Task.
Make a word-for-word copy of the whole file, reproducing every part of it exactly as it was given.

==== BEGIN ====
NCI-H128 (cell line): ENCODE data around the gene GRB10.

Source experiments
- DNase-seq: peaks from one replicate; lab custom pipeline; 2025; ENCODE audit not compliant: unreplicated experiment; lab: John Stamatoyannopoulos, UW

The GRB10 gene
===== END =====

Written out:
NCI-H128 (cell line): ENCODE data around the gene GRB10.

Source experiments
- DNase-seq: peaks from one replicate; lab custom pipeline; 2025; ENCODE audit not compliant: unreplicated experiment; lab: John Stamatoyannopoulos, UW

The GRB10 gene